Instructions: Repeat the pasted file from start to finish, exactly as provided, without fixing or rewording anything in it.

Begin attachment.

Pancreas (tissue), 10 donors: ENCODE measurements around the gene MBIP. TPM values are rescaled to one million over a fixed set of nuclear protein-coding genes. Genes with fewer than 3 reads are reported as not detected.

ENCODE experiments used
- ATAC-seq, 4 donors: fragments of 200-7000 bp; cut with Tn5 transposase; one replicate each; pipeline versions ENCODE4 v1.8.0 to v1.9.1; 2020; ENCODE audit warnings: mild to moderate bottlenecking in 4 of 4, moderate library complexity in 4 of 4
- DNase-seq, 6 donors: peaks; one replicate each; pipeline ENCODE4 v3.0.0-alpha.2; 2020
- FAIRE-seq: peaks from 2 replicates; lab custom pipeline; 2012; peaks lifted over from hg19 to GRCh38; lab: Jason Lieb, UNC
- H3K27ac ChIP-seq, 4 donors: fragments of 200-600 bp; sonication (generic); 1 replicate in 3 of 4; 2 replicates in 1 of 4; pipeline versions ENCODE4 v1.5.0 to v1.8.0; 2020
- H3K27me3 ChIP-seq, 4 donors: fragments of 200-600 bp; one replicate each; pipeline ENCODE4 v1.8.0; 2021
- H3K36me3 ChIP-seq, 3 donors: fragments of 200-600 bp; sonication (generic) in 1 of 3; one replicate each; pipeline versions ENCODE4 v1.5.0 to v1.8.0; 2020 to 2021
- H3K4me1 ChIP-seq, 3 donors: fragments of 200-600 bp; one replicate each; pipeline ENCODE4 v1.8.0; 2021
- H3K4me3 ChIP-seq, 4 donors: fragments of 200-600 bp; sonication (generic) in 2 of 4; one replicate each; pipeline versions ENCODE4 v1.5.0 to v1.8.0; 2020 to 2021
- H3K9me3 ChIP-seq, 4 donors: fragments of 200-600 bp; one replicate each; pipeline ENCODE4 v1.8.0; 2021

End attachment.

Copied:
Pancreas (tissue), 10 donors: ENCODE measurements around the gene MBIP. TPM values are rescaled to one million over a fixed set of nuclear protein-coding genes. Genes with fewer than 3 reads are reported as not detected.

ENCODE experiments used
- ATAC-seq, 4 donors: fragments of 200-7000 bp; cut with Tn5 transposase; one replicate each; pipeline versions ENCODE4 v1.8.0 to v1.9.1; 2020; ENCODE audit warnings: mild to moderate bottlenecking in 4 of 4, moderate library complexity in 4 of 4
- DNase-seq, 6 donors: peaks; one replicate each; pipeline ENCODE4 v3.0.0-alpha.2; 2020
- FAIRE-seq: peaks from 2 replicates; lab custom pipeline; 2012; peaks lifted over from hg19 to GRCh38; lab: Jason Lieb, UNC
- H3K27ac ChIP-seq, 4 donors: fragments of 200-600 bp; sonication (generic); 1 replicate in 3 of 4; 2 replicates in 1 of 4; pipeline versions ENCODE4 v1.5.0 to v1.8.0; 2020
- H3K27me3 ChIP-seq, 4 donors: fragments of 200-600 bp; one replicate each; pipeline ENCODE4 v1.8.0; 2021
- H3K36me3 ChIP-seq, 3 donors: fragments of 200-600 bp; sonication (generic) in 1 of 3; one replicate each; pipeline versions ENCODE4 v1.5.0 to v1.8.0; 2020 to 2021
- H3K4me1 ChIP-seq, 3 donors: fragments of 200-600 bp; one replicate each; pipeline ENCODE4 v1.8.0; 2021
- H3K4me3 ChIP-seq, 4 donors: fragments of 200-600 bp; sonication (generic) in 2 of 4; one replicate each; pipeline versions ENCODE4 v1.5.0 to v1.8.0; 2020 to 2021
- H3K9me3 ChIP-seq, 4 donors: fragments of 200-600 bp; one replicate each; pipeline ENCODE4 v1.8.0; 2021